By J. West Roosevelt, M.D.
WHEN a person whose muscular system is not already well developed by other exercise begins riding the bicycle, he will probably be surprised to find (unless the various bruises incidental to his first attempts are painful enough to mask all other aches), that the stiffness and soreness due to the unaccustomed work are not confined to the legs, or even the region of the hips. Probably he has more discomfort in the thighs than anywhere else; but he soon learns that it is well to avoid too sudden movements of the whole body, for they cause not a little pain in various unexpected parts of the trunk, and especially in the loins and between the shoulder-blades. He discovers, also, that a number of muscles in his arms and shoulders and chest are more or less stiff* and sore. In this painful way is it demonstrated to him that cycling should not be regarded as an exercise of the legs alone.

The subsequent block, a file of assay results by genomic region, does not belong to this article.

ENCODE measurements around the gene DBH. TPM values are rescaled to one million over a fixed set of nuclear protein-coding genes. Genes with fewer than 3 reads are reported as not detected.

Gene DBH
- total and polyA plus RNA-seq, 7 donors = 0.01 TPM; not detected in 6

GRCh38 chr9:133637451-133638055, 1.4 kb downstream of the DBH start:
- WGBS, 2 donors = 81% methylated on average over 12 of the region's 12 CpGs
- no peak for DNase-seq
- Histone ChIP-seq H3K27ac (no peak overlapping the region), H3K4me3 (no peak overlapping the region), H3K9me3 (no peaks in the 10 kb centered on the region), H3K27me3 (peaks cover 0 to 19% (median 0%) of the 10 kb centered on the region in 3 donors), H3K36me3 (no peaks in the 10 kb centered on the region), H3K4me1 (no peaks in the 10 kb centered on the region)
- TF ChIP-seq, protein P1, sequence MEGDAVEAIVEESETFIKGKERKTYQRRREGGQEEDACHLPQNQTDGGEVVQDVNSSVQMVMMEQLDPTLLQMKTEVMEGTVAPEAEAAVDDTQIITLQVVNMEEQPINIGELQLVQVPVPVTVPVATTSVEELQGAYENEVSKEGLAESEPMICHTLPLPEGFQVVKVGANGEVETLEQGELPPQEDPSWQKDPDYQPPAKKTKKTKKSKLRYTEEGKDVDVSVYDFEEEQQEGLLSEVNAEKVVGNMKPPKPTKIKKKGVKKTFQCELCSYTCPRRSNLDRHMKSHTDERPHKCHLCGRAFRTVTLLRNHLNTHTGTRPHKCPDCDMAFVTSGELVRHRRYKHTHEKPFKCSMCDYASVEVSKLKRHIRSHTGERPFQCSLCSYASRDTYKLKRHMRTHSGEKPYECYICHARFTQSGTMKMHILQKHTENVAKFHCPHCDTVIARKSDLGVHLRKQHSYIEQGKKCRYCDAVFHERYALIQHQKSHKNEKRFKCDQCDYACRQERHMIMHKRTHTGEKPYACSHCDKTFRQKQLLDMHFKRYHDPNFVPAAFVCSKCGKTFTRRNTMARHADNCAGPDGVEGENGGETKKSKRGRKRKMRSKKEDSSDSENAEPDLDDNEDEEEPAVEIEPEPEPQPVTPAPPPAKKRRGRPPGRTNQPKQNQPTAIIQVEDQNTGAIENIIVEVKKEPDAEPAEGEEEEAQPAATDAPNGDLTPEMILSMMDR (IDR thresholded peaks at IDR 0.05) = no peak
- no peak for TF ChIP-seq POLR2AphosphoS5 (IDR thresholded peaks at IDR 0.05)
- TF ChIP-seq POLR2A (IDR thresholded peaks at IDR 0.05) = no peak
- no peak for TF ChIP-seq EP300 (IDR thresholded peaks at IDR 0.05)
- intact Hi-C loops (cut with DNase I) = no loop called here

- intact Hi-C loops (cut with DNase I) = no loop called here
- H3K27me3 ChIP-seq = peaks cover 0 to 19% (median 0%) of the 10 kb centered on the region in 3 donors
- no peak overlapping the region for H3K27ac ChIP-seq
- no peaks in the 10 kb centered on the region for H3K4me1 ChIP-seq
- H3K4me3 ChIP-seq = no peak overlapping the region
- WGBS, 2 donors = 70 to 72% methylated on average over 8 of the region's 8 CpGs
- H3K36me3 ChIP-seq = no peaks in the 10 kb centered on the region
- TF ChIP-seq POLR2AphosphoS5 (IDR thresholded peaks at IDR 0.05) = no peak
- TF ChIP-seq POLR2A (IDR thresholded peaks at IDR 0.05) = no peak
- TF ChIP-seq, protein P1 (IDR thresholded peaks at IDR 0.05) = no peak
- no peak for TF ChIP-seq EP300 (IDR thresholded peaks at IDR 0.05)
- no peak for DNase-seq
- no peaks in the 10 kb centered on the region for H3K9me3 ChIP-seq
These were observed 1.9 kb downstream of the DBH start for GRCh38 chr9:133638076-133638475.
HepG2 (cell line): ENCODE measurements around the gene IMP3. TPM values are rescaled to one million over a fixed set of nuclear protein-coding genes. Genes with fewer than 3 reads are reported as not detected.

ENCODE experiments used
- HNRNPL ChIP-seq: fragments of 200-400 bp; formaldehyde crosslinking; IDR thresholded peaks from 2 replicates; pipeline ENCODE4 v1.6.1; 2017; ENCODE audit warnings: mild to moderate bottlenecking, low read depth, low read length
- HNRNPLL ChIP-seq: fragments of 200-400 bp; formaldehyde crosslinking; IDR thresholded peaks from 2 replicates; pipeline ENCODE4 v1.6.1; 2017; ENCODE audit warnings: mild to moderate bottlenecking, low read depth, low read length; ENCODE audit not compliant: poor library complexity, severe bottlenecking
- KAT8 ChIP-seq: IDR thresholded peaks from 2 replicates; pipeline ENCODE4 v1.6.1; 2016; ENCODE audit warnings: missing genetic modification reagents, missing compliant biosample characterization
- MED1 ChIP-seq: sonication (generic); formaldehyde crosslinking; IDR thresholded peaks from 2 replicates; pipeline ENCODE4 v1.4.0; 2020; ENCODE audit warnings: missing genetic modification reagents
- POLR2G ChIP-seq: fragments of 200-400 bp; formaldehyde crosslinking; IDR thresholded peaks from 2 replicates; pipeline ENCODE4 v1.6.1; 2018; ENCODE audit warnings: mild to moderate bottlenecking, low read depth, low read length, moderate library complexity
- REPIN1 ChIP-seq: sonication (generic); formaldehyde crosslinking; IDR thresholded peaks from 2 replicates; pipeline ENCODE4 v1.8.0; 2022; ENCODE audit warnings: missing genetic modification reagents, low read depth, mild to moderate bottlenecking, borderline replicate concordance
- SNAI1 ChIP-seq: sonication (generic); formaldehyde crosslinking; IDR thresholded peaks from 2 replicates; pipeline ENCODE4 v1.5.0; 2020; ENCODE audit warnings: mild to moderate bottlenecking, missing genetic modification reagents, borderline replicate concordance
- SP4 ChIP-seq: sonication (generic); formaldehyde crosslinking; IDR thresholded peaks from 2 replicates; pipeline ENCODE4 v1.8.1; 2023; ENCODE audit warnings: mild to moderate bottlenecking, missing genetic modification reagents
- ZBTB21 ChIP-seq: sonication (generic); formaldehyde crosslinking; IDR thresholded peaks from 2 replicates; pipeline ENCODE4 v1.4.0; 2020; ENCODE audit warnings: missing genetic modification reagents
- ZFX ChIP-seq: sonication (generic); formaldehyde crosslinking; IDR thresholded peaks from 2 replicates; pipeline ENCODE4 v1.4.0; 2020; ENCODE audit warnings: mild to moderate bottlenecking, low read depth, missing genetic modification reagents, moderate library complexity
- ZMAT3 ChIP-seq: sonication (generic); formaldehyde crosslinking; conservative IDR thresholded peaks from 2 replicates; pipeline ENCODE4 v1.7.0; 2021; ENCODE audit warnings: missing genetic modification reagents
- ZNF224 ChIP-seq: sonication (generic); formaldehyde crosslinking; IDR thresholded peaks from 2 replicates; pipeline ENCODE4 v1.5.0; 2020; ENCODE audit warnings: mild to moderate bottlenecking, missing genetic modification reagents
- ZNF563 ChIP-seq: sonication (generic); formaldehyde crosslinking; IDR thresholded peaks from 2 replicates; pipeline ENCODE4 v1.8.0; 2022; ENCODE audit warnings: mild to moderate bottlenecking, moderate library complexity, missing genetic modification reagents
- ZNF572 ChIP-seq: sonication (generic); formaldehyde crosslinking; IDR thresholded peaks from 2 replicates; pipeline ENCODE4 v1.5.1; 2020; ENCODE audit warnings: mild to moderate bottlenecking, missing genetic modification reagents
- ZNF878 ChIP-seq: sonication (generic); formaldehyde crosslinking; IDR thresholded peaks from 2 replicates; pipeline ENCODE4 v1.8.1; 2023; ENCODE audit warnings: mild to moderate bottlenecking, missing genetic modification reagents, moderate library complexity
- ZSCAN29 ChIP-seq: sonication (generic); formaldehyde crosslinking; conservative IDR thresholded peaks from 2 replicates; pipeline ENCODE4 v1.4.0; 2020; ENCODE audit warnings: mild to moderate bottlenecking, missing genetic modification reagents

At Rest - Muscles of Arm, Body, and Neck Relaxed.
Observations by experts show that it is not only the legs which are developed by wheeling. In previously sedentary persons a considerable increase in the circumference of the chest takes place, the increase often amounting to one or two, and sometimes even three, inches. The arms and forearms also grow firmer, and it is said that in them also quite a marked increase in size has been seen. The muscular system everywhere in the body also improves in tone.